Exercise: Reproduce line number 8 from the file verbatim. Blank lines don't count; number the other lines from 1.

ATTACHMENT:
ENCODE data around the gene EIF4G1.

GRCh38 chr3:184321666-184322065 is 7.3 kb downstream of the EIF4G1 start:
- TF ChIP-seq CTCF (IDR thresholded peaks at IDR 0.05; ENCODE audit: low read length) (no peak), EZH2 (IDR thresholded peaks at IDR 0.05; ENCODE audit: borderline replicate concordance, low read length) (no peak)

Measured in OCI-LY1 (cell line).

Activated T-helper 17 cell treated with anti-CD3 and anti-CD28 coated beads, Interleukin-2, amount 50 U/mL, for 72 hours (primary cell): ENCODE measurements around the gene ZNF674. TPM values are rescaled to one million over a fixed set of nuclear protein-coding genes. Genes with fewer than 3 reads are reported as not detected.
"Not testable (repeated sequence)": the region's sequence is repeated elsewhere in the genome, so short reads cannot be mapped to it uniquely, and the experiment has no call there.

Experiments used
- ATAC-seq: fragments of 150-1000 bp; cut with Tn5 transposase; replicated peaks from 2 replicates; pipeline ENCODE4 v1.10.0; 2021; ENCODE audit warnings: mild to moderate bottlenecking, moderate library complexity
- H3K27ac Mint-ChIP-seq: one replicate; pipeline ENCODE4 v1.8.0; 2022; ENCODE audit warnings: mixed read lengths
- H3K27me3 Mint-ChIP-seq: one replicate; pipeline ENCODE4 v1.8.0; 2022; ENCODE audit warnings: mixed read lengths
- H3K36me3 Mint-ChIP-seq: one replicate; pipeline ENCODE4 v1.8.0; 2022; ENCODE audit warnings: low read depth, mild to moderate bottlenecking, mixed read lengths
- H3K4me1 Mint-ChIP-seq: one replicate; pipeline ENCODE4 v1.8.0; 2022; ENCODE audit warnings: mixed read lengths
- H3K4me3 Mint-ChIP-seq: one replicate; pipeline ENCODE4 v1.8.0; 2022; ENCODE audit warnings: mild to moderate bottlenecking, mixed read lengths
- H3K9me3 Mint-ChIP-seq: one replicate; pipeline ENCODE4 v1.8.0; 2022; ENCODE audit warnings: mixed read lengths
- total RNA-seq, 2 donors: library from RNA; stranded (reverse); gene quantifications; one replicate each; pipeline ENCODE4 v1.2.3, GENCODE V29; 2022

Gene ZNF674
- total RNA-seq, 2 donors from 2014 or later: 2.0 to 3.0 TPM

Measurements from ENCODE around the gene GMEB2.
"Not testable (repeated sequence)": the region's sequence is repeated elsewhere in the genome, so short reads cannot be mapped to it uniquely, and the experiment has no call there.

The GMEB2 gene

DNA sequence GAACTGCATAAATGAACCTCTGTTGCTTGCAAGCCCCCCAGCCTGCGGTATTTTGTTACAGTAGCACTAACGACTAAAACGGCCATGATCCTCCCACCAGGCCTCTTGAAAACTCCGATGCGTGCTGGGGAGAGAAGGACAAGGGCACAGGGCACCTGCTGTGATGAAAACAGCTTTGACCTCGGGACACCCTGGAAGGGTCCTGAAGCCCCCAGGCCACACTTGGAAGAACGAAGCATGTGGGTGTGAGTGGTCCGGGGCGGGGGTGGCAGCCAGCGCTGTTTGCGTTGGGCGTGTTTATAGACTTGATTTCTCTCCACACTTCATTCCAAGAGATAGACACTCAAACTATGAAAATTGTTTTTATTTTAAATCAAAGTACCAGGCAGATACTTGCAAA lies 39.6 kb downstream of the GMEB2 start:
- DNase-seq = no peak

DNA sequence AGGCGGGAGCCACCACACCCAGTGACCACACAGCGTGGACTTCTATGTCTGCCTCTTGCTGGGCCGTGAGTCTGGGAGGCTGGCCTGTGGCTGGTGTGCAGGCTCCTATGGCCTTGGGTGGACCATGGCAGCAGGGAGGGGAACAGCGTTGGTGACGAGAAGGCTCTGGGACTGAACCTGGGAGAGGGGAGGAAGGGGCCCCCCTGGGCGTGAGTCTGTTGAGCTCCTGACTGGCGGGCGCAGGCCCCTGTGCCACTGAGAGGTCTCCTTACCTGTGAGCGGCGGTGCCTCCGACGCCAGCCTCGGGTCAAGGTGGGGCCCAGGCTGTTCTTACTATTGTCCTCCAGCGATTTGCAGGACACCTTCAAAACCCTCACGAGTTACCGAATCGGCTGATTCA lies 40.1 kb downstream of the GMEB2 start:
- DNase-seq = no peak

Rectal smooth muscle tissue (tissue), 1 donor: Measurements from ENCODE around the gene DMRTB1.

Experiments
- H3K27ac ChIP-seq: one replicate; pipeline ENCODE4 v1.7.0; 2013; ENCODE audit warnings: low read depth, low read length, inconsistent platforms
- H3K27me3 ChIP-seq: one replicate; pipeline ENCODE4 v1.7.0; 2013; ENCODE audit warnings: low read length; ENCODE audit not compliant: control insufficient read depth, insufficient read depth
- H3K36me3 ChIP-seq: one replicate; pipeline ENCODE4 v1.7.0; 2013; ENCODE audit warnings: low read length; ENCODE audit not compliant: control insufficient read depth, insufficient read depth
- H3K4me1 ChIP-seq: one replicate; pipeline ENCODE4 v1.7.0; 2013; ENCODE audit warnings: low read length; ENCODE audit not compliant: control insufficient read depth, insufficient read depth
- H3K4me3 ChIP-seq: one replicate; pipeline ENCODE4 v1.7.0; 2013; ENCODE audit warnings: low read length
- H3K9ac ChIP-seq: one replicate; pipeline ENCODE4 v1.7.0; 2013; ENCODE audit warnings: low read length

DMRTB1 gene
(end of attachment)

- ATAC-seq: fragments of 150-1000 bp; cut with Tn5 transposase; replicated peaks from 2 replicates; pipeline ENCODE4 v1.10.0; 2021; ENCODE audit warnings: mild to moderate bottlenecking, moderate library complexity